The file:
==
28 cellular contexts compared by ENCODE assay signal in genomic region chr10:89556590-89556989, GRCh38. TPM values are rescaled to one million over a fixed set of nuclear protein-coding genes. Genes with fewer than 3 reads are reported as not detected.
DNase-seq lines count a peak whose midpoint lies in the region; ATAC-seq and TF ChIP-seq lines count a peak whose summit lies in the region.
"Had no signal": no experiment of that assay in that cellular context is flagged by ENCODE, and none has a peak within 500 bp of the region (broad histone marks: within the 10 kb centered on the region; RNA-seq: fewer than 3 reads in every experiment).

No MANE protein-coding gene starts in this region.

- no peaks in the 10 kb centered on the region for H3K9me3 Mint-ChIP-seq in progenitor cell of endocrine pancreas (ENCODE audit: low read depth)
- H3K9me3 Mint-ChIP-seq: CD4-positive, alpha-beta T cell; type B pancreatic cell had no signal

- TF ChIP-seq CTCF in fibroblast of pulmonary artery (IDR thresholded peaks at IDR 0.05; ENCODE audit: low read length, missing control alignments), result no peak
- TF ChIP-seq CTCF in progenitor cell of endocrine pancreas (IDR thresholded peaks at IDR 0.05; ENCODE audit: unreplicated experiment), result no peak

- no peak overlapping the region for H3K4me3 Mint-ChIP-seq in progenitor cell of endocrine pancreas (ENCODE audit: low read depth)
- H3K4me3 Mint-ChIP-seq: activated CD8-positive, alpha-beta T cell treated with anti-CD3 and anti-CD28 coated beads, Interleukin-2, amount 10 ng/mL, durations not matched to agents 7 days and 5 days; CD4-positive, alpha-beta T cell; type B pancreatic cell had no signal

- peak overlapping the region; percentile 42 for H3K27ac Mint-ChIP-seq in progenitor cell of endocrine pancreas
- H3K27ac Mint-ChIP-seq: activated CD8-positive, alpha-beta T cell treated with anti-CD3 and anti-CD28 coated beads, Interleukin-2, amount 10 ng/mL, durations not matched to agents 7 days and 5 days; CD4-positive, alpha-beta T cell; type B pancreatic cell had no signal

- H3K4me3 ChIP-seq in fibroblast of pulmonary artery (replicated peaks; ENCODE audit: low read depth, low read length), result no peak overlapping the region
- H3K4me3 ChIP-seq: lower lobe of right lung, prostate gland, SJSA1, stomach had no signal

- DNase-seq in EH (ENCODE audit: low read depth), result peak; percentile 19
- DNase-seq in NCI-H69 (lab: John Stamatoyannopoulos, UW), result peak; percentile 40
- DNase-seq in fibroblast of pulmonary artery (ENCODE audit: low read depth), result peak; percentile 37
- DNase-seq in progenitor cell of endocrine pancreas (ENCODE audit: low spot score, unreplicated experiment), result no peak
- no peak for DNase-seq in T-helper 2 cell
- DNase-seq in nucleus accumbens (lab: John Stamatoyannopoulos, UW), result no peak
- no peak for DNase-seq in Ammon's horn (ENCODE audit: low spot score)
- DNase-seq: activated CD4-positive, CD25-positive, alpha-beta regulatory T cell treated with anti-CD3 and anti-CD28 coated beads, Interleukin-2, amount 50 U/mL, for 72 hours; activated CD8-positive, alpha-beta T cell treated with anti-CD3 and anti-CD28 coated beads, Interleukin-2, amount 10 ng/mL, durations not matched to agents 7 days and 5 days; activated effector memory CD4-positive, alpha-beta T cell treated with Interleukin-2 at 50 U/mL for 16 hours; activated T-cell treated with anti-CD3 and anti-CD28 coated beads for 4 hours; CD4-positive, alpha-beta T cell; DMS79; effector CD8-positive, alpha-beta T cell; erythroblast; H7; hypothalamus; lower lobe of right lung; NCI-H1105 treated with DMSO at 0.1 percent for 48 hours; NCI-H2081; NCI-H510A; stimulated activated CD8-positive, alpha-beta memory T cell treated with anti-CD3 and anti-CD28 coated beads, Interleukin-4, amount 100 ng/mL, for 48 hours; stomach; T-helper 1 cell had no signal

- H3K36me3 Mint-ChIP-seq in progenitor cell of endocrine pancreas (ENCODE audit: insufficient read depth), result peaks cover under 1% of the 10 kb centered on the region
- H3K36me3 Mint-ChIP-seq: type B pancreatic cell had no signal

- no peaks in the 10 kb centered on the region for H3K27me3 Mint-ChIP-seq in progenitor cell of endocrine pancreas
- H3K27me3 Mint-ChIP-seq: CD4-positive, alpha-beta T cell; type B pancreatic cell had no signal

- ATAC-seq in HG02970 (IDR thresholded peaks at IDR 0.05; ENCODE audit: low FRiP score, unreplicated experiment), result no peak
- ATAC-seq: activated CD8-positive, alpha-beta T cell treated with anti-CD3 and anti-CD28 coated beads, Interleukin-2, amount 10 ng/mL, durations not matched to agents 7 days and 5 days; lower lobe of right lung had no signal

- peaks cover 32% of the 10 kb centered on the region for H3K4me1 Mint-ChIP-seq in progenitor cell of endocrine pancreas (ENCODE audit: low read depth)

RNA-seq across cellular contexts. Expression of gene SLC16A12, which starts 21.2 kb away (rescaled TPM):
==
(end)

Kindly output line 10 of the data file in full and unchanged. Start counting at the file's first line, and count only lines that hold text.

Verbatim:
- H3K4me3 Mint-ChIP-seq: activated CD8-positive, alpha-beta T cell treated with anti-CD3 and anti-CD28 coated beads, Interleukin-2, amount 10 ng/mL, durations not matched to agents 7 days and 5 days; CD4-positive, alpha-beta T cell; type B pancreatic cell had no signal